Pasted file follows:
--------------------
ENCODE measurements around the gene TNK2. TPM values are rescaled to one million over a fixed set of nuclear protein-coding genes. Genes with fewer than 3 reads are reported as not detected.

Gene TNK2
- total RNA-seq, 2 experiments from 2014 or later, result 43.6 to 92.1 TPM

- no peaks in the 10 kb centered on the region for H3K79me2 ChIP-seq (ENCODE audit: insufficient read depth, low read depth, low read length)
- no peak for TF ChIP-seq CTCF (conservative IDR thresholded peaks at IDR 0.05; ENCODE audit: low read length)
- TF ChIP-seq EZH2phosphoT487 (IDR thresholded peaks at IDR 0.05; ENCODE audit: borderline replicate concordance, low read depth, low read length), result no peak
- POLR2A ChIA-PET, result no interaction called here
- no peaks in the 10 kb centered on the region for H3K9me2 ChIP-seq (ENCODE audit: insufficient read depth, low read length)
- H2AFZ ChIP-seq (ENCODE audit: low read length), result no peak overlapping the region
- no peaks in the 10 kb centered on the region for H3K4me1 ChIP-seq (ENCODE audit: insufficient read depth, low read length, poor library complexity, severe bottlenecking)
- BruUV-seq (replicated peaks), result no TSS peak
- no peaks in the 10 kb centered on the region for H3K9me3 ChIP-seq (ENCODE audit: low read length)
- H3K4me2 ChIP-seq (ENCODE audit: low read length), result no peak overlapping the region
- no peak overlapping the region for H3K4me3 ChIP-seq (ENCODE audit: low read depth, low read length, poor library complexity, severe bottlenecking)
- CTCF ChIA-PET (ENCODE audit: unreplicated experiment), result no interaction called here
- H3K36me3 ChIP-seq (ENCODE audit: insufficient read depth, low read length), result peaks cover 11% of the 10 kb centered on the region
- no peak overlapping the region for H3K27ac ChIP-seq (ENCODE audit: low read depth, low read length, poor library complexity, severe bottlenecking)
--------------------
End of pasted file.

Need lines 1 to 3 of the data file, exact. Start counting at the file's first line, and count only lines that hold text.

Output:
ENCODE measurements around the gene TNK2. TPM values are rescaled to one million over a fixed set of nuclear protein-coding genes. Genes with fewer than 3 reads are reported as not detected.

Gene TNK2
- total RNA-seq, 2 experiments from 2014 or later, result 43.6 to 92.1 TPM